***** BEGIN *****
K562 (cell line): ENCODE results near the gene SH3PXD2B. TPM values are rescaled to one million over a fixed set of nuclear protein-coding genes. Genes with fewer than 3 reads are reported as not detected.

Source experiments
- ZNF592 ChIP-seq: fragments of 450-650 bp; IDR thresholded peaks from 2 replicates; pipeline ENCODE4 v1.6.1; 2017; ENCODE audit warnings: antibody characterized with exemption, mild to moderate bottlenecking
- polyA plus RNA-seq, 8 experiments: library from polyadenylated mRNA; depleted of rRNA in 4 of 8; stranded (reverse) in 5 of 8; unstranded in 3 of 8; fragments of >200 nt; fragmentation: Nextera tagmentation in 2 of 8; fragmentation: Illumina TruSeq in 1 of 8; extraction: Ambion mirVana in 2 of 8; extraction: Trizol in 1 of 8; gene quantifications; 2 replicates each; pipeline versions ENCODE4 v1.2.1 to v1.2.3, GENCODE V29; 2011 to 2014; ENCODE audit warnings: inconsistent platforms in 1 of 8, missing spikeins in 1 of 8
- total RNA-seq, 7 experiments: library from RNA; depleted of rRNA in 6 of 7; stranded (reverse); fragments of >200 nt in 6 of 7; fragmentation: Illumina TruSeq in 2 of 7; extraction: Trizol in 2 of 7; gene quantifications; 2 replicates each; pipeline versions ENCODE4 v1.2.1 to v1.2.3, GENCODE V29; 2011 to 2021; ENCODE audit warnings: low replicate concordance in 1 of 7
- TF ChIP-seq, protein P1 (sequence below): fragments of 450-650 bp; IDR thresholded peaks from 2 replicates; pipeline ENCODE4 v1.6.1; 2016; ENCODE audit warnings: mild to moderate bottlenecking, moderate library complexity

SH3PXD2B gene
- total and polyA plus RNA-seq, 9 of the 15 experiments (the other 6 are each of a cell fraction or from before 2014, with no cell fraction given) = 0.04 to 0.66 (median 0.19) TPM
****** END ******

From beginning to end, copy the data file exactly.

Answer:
K562 (cell line): ENCODE results near the gene SH3PXD2B. TPM values are rescaled to one million over a fixed set of nuclear protein-coding genes. Genes with fewer than 3 reads are reported as not detected.

Source experiments
- ZNF592 ChIP-seq: fragments of 450-650 bp; IDR thresholded peaks from 2 replicates; pipeline ENCODE4 v1.6.1; 2017; ENCODE audit warnings: antibody characterized with exemption, mild to moderate bottlenecking
- polyA plus RNA-seq, 8 experiments: library from polyadenylated mRNA; depleted of rRNA in 4 of 8; stranded (reverse) in 5 of 8; unstranded in 3 of 8; fragments of >200 nt; fragmentation: Nextera tagmentation in 2 of 8; fragmentation: Illumina TruSeq in 1 of 8; extraction: Ambion mirVana in 2 of 8; extraction: Trizol in 1 of 8; gene quantifications; 2 replicates each; pipeline versions ENCODE4 v1.2.1 to v1.2.3, GENCODE V29; 2011 to 2014; ENCODE audit warnings: inconsistent platforms in 1 of 8, missing spikeins in 1 of 8
- total RNA-seq, 7 experiments: library from RNA; depleted of rRNA in 6 of 7; stranded (reverse); fragments of >200 nt in 6 of 7; fragmentation: Illumina TruSeq in 2 of 7; extraction: Trizol in 2 of 7; gene quantifications; 2 replicates each; pipeline versions ENCODE4 v1.2.1 to v1.2.3, GENCODE V29; 2011 to 2021; ENCODE audit warnings: low replicate concordance in 1 of 7
- TF ChIP-seq, protein P1 (sequence below): fragments of 450-650 bp; IDR thresholded peaks from 2 replicates; pipeline ENCODE4 v1.6.1; 2016; ENCODE audit warnings: mild to moderate bottlenecking, moderate library complexity

SH3PXD2B gene
- total and polyA plus RNA-seq, 9 of the 15 experiments (the other 6 are each of a cell fraction or from before 2014, with no cell fraction given) = 0.04 to 0.66 (median 0.19) TPM